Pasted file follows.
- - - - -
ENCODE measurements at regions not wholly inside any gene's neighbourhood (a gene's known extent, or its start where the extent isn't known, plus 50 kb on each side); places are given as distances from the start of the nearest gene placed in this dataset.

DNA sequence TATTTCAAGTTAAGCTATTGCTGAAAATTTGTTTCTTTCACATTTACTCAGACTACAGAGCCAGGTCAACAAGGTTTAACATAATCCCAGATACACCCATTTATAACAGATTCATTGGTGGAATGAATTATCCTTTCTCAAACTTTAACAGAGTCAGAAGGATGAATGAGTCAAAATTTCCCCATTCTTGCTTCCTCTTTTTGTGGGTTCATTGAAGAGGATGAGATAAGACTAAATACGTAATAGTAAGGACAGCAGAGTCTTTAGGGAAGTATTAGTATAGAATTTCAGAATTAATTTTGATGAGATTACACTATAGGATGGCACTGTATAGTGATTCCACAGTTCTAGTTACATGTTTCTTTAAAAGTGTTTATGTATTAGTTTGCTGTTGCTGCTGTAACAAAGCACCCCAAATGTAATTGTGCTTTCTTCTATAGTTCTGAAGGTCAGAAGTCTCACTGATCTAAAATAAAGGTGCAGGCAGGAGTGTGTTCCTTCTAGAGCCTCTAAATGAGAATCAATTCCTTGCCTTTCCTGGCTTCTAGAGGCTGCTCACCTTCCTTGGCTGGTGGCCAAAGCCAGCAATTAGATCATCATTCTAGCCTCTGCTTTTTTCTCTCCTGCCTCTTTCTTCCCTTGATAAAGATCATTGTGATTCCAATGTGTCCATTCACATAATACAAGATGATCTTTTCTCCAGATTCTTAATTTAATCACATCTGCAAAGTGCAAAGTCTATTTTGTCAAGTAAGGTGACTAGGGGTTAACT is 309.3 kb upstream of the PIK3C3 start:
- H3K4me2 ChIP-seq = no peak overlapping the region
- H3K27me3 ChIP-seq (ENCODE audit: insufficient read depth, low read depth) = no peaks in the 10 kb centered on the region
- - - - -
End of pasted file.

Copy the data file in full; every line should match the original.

ENCODE measurements at regions not wholly inside any gene's neighbourhood (a gene's known extent, or its start where the extent isn't known, plus 50 kb on each side); places are given as distances from the start of the nearest gene placed in this dataset.

DNA sequence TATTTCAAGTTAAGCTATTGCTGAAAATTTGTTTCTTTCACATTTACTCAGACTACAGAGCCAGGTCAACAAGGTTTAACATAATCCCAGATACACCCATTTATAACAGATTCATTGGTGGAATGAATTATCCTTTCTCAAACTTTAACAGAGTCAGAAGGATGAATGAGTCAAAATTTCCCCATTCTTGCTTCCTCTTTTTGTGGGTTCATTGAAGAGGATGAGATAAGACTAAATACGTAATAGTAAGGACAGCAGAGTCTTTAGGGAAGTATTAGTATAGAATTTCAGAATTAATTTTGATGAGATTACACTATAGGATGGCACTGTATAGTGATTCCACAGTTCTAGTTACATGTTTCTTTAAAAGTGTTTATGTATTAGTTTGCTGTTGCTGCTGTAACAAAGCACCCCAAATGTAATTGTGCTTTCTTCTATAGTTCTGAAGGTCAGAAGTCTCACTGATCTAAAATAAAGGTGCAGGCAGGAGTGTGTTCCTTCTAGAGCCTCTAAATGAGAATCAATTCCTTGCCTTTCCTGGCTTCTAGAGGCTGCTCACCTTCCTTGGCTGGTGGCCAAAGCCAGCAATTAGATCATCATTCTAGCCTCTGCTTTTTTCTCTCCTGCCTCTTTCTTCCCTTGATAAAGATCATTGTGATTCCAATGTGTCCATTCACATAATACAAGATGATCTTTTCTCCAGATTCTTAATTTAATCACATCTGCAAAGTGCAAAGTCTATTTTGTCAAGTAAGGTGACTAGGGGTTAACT is 309.3 kb upstream of the PIK3C3 start:
- H3K4me2 ChIP-seq = no peak overlapping the region
- H3K27me3 ChIP-seq (ENCODE audit: insufficient read depth, low read depth) = no peaks in the 10 kb centered on the region